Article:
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Your USDA Hardiness Zone

Featured Articles!

Grow a Salsa Garden—Everything but Tortilla Chips

If you are a salsa fan, you can grow an edible garden designed specifically to make this spicy sauce. Tomatoes, tomatillos, hot or sweet peppers, onions, cilantro—you can grow it all ...

>> read “Grow a Salsa Garden—Everything but Tortilla Chips”    
Tips for Winter Tree & Shrub Care

Winter can be a difficult time for our trees and shrubs. Cold weather, snow, wind and more threaten their health. I’ve seen too many trees and shrubs lost that could have been saved with the right care. By caring for the roots, stem and crown you can maintain healthy and attractive plants through the most trying season of the year.

>> read “Tips for Winter Tree & Shrub Care”    
2013 Best New Plants

So many new plants to choose from, so little space on the page to write about them. How will I ever choose which ones to share? I’ve come to the conclusion that no matter what, I cannot possibly cover even a fraction of all the new plant introductions I’d like to tell you passionate plant people about. What to do? I’ll let someone else help me! Let me share with you some new plants that were ...

>> read “2013 Best New Plants”    
Weeping Elm

In the summer, the weeping elm (Ulmus glabra ‘Camperdownii’) is quite beautiful, with lush green leaves and a graceful, weeping habit. But the full beauty of this tree is really visible when it disrobes in the fall, the leaves dropping away to expose a glorious network of gnarled, curved branches in an intricate, graceful pattern ...

>> read “Weeping Elm”       #Hot Plants
Blue Star
Amsonia hubrichtii

Easy to grow, providing three seasons of strong interest and serving as an airy focal point in the perennial border, or in a great mass, the blue star (Amsonia hubrichtii) should be used more often in Midwestern gardens ...

>> read “Blue Star”       #Hot Plants
Conserving Water with Rain Barrels

Rain barrels are not a new concept. However, based on the many benefits they offer, it is surprising that they are not more commonly used. I have had my rain barrels now for three years and would highly recommend them to any gardener looking to conserve water by harnessing what nature provides.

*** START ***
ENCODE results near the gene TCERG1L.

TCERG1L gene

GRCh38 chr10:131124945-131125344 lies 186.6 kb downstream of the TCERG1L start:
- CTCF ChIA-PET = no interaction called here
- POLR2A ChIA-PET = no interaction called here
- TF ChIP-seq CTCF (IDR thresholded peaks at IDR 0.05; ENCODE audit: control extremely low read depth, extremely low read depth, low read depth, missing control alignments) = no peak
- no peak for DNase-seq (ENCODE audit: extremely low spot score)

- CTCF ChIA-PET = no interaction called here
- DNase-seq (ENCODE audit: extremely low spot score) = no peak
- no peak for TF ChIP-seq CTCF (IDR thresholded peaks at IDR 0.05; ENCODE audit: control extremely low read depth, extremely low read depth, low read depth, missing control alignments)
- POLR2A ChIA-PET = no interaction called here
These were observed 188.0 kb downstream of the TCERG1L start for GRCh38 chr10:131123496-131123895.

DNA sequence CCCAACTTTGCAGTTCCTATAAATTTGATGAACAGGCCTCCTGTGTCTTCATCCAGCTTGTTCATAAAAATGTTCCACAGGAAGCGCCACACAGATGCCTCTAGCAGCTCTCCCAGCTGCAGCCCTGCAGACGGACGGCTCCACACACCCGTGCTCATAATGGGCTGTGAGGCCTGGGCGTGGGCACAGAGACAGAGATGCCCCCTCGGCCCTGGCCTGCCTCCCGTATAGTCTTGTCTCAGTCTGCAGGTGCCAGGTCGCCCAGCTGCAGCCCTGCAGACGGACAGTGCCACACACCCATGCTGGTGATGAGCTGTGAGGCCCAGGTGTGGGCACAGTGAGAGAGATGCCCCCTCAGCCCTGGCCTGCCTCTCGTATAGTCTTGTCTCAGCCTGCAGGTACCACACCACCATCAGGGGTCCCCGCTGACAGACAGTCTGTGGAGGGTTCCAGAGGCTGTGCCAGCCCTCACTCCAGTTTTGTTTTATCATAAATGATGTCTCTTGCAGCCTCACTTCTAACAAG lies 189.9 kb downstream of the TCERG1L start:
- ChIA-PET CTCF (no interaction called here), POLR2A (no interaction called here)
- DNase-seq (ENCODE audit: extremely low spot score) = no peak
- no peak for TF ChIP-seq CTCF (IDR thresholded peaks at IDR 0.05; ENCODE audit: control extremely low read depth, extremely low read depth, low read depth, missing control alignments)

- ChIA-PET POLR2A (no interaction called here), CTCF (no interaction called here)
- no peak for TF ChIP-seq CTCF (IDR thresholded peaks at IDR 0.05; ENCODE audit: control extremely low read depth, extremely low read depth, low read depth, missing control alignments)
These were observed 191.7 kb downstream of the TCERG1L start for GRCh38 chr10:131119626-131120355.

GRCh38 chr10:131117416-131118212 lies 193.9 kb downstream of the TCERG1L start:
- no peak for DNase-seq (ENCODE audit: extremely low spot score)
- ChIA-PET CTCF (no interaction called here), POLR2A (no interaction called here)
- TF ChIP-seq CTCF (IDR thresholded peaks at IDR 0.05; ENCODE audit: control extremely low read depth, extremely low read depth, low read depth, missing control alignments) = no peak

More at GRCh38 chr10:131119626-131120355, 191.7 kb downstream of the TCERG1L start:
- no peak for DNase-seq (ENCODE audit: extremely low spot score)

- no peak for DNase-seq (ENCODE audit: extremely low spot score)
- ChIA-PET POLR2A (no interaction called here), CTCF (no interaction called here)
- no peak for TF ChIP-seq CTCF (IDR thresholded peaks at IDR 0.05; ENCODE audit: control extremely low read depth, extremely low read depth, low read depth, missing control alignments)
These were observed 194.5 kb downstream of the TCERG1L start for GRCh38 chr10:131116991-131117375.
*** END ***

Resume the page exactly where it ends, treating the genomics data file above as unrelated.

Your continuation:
>> read “Conserving Water with Rain Barrels”    
Sitting in the Garden

Our lives are so hectic anymore, working late, attending functions, running children to softball, hockey, dance and wherever they need to be that we have forgotten some of the simple pleasures of life that make us happy.

>> read “Sitting in the Garden”    
Chartreuse Houseplants

The hot plant for January isn’t a plant at all. It’s a color — chartreuse. Chartreuse goes with just about every other color and never fails to brighten up a dark room on a dreary winter day. Fortunately, there are a number of excellent new houseplants that shine brightly in chartreuse.

>> read “Chartreuse Houseplants”       #Hot Plants
Weed Wondering

The presence of certain lawn weeds can be an indicator of specific environmental and soil conditions. Here’s how to ‘read’ your weeds. If you keep your eyes open, you can uncover clues as to why certain things happen. Keeping track of your weed problems can do just that. The end of the year is a good time to reflect on the problems you encountered and make plans to fix them in the coming year ...

>> read “Weed Wondering”    
Diversify your Landscape
Making better choices for trees and shrubs

Don’t just plant something because all your neighbors have that plant. Think about diversity, and think outside the box. Here are some underused plants that might be better choices than the old standbys. Deciding which trees and shrubs to plant to create an aesthetic ...

>> read “Diversify your Landscape”    
The Annual Review

Just as they review their yearly financial statement, many gardeners do a plant assessment as they consider their gardens for the following year. This is no different than the trialing done at the Gardens at Ball Horticultural. The few new varieties that follow have been chosen from the broad range of annuals (plus one crossover perennial) that are available for the 2012 market.

>> read “The Annual Review”    
How to Build a Dry Stream Bed

Want more structure to your garden? Have a spot where rain water always puddles? Looking for a hardscape project with a Japanese-inspired look? Ever hear of a dry stream bed? Dry stream beds are decorative stone features that can also carry rain water away from foundations and garden beds ...

>> read “How to Build a Dry Stream Bed”    
 
 
 

New from our Bloggers:


Renovate a Neglected Perennial Garden
Steps to renovate a perennial flower bed

[+] North Country Gardening